now I miss the PIC [Community Integration Program], because I used to participated in the PIC, it is in the plaza, right, and [...], then, I started to fall, I did not go further [...] (Interv.25).

In relation to the wait time for care at the FHU, is distinguished that it depends on the perspective and needs of each patient, ranging from 15 to 60 minutes, time that is considered appropriate; nearly 90% of the interviewees indicated they received care when they sought it.

The patients indicated dissatisfaction with the accessibility of resources and technology not available at the FHU, such as medications, routine immunizations, urgent and emergency care specific tests and procedures, and specialists

[...] I think that the FHU should have dental supplies, thus, attending more people [...]. (Interv.16)

In the construction of the relationship between patient - health service staff, confidentiality, which is aspects involving privacy regarding the care provided by the health service and the services performed by the team, the respondents stated that professionals perform assessments, examinations and instructions appropriately. The link with Community Health Agents (CHAs), who visit them in their homes, proved to be important, both because this person is close and is known in the community, as well as due to the confidence transmitted by the professional.

Another aspect of developing confidence in the health service is the confidentiality of information. There were some reports that confidentiality was assured by the team that listens, cares for, guides and treats the person's health, without exposing them to situations of risk and discomfort. Regarding privacy, ethical care was provided with respect, and patients noted safety:

[...] I think so, there are things I tell them and they would not comment to anyone [...] (Interv.17).

With regard to the theme, The family health team - providing care and welcoming, patients recognize that their desires, problems and needs are heard by the FHU team, emphasizing that the professionals are attentive, careful and sensitive to what is required of them. The average consultation time was positively assessed, ranging from 30 to 60 minutes, because the team did not rush the patient, leaving them free to ask questions and clarify doubts.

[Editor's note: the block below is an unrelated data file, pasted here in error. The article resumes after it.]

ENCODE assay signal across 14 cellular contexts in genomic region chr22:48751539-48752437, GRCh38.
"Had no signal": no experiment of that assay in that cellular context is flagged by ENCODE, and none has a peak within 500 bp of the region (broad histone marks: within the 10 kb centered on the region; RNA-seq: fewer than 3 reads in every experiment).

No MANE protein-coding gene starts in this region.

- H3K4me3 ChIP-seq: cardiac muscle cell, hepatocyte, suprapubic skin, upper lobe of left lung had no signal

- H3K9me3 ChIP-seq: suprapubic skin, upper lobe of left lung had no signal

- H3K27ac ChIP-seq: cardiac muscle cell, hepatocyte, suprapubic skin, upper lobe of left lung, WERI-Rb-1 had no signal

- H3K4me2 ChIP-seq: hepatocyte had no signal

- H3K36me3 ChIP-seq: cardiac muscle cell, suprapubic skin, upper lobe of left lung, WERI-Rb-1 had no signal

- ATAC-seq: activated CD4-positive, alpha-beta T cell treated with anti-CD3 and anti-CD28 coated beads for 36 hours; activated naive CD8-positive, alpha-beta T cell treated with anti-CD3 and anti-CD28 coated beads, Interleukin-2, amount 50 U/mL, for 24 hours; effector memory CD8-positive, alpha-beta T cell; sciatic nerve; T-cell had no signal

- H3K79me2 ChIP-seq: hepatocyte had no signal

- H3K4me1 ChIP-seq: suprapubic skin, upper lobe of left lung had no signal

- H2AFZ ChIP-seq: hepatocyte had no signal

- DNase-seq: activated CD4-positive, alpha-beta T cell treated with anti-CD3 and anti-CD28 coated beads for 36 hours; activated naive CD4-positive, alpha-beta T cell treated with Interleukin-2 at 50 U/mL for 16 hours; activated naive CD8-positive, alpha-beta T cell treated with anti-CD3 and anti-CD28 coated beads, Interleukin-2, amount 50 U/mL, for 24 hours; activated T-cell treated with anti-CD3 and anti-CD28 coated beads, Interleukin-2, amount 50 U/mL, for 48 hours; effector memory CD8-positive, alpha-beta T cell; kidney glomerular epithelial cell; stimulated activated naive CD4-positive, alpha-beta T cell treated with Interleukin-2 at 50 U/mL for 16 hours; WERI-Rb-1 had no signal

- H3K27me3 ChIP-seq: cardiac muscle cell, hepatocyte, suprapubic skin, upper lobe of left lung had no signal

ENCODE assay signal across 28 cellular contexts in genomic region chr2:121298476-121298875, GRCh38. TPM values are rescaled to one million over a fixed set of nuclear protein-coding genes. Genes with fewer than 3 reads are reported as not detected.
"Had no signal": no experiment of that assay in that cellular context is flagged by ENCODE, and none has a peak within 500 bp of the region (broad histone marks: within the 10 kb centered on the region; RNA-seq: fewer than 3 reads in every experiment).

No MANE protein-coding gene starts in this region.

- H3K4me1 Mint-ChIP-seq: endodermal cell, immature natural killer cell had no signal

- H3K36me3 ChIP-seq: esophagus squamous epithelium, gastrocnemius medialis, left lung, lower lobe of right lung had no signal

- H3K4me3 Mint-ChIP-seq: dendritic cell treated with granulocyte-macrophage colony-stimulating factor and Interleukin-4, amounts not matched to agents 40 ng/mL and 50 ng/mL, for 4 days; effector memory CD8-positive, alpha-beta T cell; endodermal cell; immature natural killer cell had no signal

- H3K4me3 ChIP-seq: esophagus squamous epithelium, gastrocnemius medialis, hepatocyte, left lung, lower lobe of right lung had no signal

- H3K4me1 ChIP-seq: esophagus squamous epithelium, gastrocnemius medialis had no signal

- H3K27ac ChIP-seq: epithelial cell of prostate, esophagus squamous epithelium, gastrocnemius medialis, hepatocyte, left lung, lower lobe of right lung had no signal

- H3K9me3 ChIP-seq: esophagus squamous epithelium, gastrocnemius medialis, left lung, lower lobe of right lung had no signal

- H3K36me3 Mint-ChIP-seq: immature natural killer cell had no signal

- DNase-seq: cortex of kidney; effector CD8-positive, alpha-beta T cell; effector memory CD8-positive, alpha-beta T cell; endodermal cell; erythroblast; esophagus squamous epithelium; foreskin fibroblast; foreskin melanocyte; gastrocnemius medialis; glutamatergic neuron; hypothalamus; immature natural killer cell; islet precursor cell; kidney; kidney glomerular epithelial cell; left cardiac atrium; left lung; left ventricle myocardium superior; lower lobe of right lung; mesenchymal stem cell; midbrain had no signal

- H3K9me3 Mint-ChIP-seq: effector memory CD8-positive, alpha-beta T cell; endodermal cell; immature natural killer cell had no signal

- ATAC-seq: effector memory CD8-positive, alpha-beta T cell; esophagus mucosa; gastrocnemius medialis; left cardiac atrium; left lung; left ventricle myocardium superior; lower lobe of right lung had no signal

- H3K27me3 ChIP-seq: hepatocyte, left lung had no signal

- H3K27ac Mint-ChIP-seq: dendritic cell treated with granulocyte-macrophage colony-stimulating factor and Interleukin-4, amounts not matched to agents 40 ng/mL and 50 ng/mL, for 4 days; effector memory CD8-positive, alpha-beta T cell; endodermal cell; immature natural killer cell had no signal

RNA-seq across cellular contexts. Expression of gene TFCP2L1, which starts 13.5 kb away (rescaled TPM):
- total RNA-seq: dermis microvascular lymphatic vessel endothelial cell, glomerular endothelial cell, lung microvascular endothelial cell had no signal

Regarding the dimension of choice, more than 90% of respondents denied having a desire to choose another health care facility or other care professional at FHU or for health monitoring of their families, due to the quality of care, close relationship and how they were welcomed and respected

[...] it is a very close relationship. Well, this thing of family health, because I enter there and the people call me by my name, is a very cool relationship [...] (Interv.21).

The desire to look for a second opinion was also denied, due to confidence in the care provided by the same team.

Respondents highlighted having the freedom to refuse treatment and guidance, and reported they never had to do this, as the professionals clarified their doubts; they reported they could participate and offer opinions in the decisions about their health and treatment and that of their family. They also stated that the team adequately performed assessments and they felt supported, cared for and confident in the prescriptions and guidance offered, favoring the patient-health service link:

Ah! I think the professionals do the best they can [...] think they like what they do, are highly motivated [...] (Interv.31)

The study participants explained that the professionals who treated them always asked what bothered them, and they never ceased to clarify things, stating that the health care team was available for guidance and information. They felt that appropriate care went beyond the team's commitment with the care itself, but resulted from the bond built on the patient-professionals - health facility triad.